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Anthropologists have discovered that some of the world's best-loved fairy stories date back thousands of years, meaning they must have been passed on by word of mouth for millennia before they were written down and commercialised by the likes of the Brothers Grimm, then Disney, and turned into pantomime. In fact many of the ancient tales were first told before English and other Western European languages even existed.
Beauty And The Beast and Rumpelstiltskin are dated at around 2,000 BC, 4,000 years ago. Jack and the Beanstalk has its origins in earlier tales called The Boy Who Stole Ogre's Treasure. The oldest story yet found is called The Smith And The Devil, about a blacksmith who sells his soul. The story has been dated at 6,000 years old, from the Bronze Age, making it twice as old as Homer's stories The Odyssey and The Iliad.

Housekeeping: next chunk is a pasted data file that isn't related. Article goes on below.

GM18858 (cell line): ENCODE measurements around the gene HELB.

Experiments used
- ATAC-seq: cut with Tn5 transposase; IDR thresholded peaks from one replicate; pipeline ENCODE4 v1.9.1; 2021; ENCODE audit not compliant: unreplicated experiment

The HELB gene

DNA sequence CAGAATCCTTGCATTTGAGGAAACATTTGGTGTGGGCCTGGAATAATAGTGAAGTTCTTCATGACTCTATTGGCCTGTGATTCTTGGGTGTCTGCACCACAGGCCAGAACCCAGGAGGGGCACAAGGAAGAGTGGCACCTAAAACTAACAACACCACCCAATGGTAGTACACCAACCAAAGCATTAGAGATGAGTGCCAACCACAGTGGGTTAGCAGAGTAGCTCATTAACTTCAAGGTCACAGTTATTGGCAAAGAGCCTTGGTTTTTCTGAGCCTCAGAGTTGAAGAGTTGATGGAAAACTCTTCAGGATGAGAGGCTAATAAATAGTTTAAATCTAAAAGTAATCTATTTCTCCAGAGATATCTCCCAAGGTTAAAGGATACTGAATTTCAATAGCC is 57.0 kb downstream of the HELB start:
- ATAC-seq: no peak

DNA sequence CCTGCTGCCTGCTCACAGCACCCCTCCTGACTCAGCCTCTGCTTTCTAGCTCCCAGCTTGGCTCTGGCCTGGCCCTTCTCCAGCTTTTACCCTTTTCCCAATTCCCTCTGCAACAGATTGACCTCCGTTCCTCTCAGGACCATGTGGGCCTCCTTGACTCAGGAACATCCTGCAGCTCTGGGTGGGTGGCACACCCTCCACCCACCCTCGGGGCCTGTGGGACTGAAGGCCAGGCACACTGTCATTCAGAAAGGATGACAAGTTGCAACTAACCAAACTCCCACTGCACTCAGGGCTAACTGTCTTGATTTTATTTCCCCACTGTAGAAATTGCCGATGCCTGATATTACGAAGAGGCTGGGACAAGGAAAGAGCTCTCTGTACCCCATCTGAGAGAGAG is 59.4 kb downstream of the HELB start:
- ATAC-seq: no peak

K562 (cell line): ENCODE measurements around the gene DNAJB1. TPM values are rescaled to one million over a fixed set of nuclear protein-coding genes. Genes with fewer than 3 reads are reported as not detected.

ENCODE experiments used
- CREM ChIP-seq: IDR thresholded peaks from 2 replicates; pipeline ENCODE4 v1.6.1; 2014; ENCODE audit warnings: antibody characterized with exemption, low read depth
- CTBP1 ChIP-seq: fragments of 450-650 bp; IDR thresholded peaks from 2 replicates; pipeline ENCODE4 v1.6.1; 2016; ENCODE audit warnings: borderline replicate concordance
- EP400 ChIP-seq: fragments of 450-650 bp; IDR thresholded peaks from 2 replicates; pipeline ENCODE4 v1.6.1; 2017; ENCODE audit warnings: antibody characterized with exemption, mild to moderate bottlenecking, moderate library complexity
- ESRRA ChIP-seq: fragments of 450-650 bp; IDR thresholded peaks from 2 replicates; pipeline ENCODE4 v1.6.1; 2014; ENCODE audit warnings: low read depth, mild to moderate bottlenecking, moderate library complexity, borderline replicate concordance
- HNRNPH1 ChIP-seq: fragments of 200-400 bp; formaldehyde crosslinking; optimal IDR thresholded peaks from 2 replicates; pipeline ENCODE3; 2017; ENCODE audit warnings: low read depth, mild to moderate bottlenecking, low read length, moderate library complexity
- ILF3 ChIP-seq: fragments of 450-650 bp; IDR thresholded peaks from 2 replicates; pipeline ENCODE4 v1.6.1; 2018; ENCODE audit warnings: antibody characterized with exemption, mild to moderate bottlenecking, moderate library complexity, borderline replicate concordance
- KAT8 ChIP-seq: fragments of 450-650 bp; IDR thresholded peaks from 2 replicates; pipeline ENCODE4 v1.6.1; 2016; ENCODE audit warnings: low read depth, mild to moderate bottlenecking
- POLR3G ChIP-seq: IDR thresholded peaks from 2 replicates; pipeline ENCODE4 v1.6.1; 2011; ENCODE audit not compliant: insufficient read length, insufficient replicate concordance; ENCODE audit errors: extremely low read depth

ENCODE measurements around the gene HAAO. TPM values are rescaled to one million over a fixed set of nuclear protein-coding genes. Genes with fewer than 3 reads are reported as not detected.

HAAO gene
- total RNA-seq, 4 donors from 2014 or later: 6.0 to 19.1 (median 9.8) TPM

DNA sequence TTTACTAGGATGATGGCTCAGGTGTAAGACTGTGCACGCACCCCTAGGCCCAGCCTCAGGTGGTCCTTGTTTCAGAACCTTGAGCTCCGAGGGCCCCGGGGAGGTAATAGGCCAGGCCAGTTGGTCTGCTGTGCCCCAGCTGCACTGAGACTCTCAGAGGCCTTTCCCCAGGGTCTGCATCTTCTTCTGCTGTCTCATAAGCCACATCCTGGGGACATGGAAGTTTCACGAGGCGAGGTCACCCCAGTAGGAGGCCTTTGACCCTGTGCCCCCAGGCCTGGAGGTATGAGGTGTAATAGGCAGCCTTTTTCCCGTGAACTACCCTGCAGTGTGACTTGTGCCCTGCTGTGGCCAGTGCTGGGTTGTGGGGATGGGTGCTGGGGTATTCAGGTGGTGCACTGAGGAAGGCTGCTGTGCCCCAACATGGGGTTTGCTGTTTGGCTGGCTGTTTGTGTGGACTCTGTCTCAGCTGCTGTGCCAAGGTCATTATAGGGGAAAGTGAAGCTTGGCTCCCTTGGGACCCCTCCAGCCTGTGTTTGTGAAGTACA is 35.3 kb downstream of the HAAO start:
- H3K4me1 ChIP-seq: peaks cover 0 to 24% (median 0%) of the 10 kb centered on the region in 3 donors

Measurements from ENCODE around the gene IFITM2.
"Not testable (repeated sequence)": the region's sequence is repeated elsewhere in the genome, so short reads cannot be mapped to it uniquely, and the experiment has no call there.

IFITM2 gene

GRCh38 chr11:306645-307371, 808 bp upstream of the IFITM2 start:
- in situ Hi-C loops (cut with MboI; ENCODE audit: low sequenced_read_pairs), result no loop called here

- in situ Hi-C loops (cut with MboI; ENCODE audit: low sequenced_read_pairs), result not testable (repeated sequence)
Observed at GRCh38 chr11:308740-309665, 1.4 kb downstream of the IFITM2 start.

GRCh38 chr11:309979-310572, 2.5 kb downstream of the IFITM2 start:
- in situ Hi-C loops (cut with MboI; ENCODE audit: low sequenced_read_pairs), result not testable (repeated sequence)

The discovery was made by academics at two universities, Dr Jamie Tehrani from Durham and Sara Graca Da Silva from Lisbon published by the Royal Society. In doing so they appear to have confirmed the 19th century theory of Wilhelm - one of the Brothers Grimm - that the stories they wrote down were as old as the earliest Indo-European languages - a theory mocked at the time.
"We can come firmly down on the side of Wilhelm Grimm," says Tehrani. "Some of these stories go back much further than the earliest literary record and indeed further back than Classical mythology - some versions of these stories appear in Latin and Greek texts - but our findings suggest they are much older than that."
Versions of the stories have been traced to nomadic tribes from the Pontic Steppe of the Black Sea who migrated across Europe taking their stories with them. So why have they endured across the millennia, from an age when writing had not even been invented?
"The motifs present in fairytales are timeless and fairly universal, comprising dichotomies such as good and evil; right and wrong, punishment and reward, moral and immoral, male and female," Da Silva told The Guardian. "Ultimately, despite being often disregarded as fictitious, and even as a lesser form of narrative, folk tales are excellent case studies for cross-cultural comparisons and studies on human behaviour, including cooperation, decision making, [and so on]."